Time Lapse at weddings

Hey, years ago, at one of my first Bootcamps, Craig Strong - inventor of the Lensbaby, came to the workshop and shared his wedding time lapse movies. We all loved them and I started to play with them at my weddings too. Tomorrow, I'm shooting a fun wedding and I'll make a time lapse movie and post it back here so you can see what the result looks like. Craig gets so many folks asking about the best way to do the time lapse, what camera to use, etc. So he generously posted this info to our Bootcampers Facebook page. I've re-posted it here for others to use if you're interested in trying it as well. Thanks Craig!

----

What I do to make the best time lapse event photography (by Craig Strong):

Choose a Nikon camera with interval timer mode (every other brand I have tried has a very small limit on the number of images they will take before they need to be restarted, Nikon cameras have a limit of 1800 images, much more than needed for a wedding, before you have to restart the process).

I have used the 3700 and p5000 and they are good but discontinued. The Nikon P80, based on the manual I downloaded (http://support.nikontech.com/app/answers/detail/a_id/14558) is the best one on the market that looks like it will fit the bill for time lapse and has a wide angle lens (27mm). No idea on battery life though it uses the same battery as the 3700 and p5000 which I can get ~6.5 hours out of on a full battery shooting one per minute, ~3.5 hours at one every 30 seconds.

  1. Manual white balance, does not need to be custom, you can change that later, just don't use auto white balance.
  2. Flash off.
  3. Program mode.
  4. Center weighted metering or matrix metering, not spot metering.
  5. Underexpose your jpegs slightly (as always with jpegs), you can adjust them brighter in Lightroom but not darker.
  6. Use a low ISO, compare the ISOs on the camera you use at the size you will be shooting to see what is the highest ISO before the image gets grainy or soft. I generally shoot at 100 or 200 iso and let the shutter speed be as slow as it needs to be.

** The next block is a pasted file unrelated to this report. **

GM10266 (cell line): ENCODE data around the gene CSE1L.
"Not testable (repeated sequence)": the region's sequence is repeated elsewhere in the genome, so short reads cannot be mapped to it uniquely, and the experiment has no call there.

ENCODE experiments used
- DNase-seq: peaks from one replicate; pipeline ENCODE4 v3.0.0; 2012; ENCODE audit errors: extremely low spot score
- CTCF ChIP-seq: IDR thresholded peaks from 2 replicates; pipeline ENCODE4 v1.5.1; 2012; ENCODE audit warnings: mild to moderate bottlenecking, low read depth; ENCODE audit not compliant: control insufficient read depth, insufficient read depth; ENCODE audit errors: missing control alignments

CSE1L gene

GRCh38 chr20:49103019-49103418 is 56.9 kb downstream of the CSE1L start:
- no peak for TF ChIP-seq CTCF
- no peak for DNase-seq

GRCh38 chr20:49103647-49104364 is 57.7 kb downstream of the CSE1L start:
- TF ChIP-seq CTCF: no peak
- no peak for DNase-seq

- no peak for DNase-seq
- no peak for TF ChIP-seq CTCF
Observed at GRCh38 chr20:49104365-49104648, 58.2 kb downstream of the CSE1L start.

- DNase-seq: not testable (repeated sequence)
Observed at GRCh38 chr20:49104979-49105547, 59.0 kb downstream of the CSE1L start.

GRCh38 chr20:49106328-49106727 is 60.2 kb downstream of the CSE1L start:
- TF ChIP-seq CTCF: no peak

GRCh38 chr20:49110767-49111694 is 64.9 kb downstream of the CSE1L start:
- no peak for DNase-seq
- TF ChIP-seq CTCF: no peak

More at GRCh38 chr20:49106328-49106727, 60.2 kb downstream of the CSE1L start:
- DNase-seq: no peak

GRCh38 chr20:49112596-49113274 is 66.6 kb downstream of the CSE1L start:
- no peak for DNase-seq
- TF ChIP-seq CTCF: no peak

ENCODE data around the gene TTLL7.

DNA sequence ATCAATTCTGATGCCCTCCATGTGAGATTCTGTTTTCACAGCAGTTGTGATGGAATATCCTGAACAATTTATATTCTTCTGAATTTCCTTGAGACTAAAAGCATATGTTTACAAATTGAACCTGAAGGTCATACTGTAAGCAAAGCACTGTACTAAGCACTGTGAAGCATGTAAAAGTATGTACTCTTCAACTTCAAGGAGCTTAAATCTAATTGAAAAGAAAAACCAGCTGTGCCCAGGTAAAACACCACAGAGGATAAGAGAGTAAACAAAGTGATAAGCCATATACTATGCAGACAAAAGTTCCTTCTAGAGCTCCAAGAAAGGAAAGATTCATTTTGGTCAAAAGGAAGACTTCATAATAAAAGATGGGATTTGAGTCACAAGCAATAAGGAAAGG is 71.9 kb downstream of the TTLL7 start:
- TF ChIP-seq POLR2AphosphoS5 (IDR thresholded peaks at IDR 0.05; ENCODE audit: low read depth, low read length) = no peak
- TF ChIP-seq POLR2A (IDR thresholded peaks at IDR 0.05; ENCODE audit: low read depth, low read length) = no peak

7. Let the camera pick the focus point OR, even better, switch to Manual Focus mode (P80 has a Manual Focus mode, 3700, P5000, P5100 don't) and choose your focus distance (page 36 in the P80 manual).
  8. 1024x768 will be plenty unless they are planning on making HD presentations at 1080x1920 in which case they should shoot at 2048x1536. Shooting smaller than 1024x768 introduces a lot of jpeg artifacts on the Nikon cameras I use for time lapse.
  9. A 2mb card will work fine at 1024x768, get a 4mb or bigger if you are shooting 2048x1536.
  10. Joby Gorillapod is a good option though the joints can get loose on the small Gorillapod and the P80 looks like it might be a bit heavier than the P5000 so just make sure that it is a secure tripod for the amount of weight that you have on it.

Get your camera up high, I have used balcony railings, sconces (that are turned off), exit signs, trim above a doorway, window ledges. You probably won't be able to look at the back of the camera to get perfect framing so try a couple test shots with the camera at different angles in its final location before you make an educated guess on where the camera should be pointing.


Dealcam is a good source for finding good deals on cameras.